With major benchmark indices hovering around all-time highs, equities and stock exchange traded funds might be peaking, according to Robert Shiller.

Shiller, a Yale professor and Nobel laureate, is “definitely concerned” about the current stock market environment based on the cyclically adjusted price-to-earnings ratio, or CAPE ratio, reports Aaron task for Yahoo! Finance.

The so-called Shiller P/E ratio is currently hovering around 26.2, compared to the long-term mean of 16.5. The CAPE ratio has been this high only three times – 1929, 2000 and 2007, and in each instance, the markets foreshadowed a steep market turn.

“It looks to me like a peak,” Shiller told Yahoo! Finance. “I would think there are people thinking ‘it’s gone way up since 2009, it’s likely to turn down again.’ That’s what people might plausibly think.”

The CAPE ratio, or Shiller P/E ratio, is a valuation measure applied to broad equity indices and utilizes real per-share earnings over a 10-year period. Specifically, the CAPE take the annual EPS of an equity index for the past 10 years, adjusts earnings for inflation using the CPI, takes the average of these real EPS figures for the period, and divides the current level of the index by the 10-year average EPS.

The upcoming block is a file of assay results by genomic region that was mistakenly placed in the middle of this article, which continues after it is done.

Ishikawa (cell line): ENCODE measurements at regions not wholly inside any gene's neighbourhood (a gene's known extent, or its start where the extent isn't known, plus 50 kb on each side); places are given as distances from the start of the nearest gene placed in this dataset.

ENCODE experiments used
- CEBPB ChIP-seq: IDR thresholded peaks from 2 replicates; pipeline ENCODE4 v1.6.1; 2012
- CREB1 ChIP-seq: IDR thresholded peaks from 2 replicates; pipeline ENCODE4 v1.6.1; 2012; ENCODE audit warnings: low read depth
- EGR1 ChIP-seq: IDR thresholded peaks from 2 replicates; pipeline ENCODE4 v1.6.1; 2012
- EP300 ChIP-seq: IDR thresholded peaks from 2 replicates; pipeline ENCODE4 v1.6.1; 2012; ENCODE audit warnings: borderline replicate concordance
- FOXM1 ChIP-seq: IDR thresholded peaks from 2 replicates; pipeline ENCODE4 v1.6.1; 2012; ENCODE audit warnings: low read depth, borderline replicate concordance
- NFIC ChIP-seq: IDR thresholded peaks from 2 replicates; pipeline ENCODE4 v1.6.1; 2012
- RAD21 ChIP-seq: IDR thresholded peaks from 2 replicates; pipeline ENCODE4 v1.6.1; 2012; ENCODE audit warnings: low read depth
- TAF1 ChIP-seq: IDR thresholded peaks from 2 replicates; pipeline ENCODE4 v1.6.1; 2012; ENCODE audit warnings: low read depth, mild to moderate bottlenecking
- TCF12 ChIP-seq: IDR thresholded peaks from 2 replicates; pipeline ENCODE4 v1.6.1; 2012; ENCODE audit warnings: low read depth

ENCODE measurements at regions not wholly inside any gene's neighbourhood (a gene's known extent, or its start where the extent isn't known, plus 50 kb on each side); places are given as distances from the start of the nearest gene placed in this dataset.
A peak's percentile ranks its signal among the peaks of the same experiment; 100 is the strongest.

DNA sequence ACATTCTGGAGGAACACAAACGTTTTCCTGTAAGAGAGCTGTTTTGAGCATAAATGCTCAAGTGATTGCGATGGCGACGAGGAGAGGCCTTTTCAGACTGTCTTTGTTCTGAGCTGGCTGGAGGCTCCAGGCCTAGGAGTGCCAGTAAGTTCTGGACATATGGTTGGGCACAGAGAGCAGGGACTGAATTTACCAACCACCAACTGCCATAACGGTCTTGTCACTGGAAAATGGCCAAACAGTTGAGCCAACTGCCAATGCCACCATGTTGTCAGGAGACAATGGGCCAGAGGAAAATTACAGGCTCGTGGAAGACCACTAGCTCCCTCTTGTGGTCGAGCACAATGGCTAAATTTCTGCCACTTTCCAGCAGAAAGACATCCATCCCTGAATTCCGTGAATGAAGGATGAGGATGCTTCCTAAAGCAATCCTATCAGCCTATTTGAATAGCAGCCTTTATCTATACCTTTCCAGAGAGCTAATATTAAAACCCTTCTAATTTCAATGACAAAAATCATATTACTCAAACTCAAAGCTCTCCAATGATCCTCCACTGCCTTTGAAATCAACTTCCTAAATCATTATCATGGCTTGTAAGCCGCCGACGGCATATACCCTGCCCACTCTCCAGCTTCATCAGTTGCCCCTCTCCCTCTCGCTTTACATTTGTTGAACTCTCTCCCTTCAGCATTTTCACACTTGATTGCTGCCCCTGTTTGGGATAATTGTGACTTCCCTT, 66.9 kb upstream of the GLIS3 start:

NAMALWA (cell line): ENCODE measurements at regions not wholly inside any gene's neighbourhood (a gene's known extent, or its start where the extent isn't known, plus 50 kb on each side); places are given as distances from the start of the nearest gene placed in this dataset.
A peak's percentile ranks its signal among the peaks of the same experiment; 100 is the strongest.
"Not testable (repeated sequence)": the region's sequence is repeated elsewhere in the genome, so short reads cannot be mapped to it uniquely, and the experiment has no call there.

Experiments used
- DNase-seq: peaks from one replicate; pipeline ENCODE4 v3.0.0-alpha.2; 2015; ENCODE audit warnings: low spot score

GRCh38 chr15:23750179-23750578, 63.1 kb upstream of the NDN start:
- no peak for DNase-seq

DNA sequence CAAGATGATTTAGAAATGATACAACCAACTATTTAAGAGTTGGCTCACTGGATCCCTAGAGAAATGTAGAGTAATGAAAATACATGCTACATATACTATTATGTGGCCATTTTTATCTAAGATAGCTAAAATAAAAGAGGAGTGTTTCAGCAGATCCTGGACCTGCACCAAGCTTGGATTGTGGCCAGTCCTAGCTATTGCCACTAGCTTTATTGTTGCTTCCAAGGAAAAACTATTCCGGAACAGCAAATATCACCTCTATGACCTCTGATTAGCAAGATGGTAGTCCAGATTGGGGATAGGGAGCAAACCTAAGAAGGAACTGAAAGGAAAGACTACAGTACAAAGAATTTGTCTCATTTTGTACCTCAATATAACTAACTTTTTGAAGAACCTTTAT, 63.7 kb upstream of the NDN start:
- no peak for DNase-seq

In comparison, the regular price-to-earnings ratio, or P/E ratio, is the ratio of a company’s current share price compared to its per-share earnings. Consequently, a high P/E indicates that investors expect a company to produce higher earnings growth.

Some have argued that the CAPE ratio provides an overly bearish outlook. In comparison, SPDR S&P 500 (NYSEArca: SPY), Vanguard S&P 500 ETF (NYSEArca: VOO) and iShares S&P 500 Index (NYSEArca: IVV) all show a P/E reading of 17, according to Morningstar data. The S&P 500 index shows an average P/E of 15.5.

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